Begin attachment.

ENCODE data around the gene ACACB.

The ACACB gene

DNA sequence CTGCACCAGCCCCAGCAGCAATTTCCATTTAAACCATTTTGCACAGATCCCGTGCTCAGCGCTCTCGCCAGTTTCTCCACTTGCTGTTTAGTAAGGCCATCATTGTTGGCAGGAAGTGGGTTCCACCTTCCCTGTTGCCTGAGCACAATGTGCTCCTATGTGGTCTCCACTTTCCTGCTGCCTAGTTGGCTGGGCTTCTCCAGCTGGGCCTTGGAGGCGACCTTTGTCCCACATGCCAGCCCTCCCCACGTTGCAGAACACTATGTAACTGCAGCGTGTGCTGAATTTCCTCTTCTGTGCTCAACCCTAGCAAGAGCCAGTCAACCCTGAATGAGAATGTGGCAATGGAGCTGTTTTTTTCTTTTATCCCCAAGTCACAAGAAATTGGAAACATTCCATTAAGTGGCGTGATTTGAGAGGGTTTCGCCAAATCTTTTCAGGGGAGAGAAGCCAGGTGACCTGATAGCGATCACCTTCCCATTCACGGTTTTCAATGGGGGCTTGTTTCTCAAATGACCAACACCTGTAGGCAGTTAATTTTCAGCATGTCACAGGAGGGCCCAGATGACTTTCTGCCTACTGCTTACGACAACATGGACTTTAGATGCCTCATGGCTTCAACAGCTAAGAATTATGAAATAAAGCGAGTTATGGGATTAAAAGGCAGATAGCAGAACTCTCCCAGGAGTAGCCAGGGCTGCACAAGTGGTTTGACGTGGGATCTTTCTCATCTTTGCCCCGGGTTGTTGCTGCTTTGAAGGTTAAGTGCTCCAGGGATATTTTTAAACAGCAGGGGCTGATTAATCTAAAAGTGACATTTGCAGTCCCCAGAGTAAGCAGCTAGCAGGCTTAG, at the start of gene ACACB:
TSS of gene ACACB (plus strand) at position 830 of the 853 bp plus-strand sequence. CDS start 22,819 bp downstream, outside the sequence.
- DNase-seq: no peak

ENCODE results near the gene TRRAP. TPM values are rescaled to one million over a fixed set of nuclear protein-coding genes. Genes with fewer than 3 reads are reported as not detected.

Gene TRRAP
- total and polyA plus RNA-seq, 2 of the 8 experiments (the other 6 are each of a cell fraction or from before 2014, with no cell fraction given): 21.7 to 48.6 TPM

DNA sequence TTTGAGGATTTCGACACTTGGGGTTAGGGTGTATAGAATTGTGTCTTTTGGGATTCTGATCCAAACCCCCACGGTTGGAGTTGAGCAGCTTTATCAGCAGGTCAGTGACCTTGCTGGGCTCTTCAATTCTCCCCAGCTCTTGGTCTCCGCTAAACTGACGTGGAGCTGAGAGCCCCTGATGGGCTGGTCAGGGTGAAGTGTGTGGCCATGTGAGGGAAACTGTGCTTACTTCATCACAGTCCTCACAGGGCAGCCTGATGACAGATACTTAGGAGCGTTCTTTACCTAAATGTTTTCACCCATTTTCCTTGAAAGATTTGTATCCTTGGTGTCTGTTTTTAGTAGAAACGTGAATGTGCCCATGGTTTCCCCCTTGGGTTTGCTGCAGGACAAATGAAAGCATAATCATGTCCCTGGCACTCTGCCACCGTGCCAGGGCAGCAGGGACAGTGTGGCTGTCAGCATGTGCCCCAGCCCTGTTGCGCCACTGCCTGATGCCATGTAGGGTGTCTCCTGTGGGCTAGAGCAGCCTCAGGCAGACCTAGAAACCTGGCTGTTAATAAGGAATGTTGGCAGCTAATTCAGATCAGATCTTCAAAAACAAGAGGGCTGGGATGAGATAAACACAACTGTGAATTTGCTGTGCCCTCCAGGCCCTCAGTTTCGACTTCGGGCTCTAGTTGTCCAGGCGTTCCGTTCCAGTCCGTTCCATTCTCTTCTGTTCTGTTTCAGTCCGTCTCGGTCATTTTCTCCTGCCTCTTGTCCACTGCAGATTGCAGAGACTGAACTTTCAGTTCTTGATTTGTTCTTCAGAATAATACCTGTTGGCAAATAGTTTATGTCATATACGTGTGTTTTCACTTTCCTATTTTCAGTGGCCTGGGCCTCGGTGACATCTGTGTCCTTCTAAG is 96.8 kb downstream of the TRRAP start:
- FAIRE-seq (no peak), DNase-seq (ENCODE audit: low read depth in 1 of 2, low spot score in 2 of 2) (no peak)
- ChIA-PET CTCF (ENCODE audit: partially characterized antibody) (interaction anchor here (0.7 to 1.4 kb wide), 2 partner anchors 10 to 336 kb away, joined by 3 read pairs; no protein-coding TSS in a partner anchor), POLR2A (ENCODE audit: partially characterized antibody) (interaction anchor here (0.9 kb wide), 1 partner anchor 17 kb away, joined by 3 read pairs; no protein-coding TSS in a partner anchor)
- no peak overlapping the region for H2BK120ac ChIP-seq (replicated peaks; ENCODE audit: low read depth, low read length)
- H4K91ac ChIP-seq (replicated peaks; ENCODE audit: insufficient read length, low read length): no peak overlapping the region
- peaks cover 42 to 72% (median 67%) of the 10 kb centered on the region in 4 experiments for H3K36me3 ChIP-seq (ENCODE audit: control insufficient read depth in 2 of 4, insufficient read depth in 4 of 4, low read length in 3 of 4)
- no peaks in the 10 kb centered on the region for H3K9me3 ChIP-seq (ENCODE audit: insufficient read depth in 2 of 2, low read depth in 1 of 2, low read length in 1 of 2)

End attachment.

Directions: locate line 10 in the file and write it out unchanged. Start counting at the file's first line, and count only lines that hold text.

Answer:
- FAIRE-seq (no peak), DNase-seq (ENCODE audit: low read depth in 1 of 2, low spot score in 2 of 2) (no peak)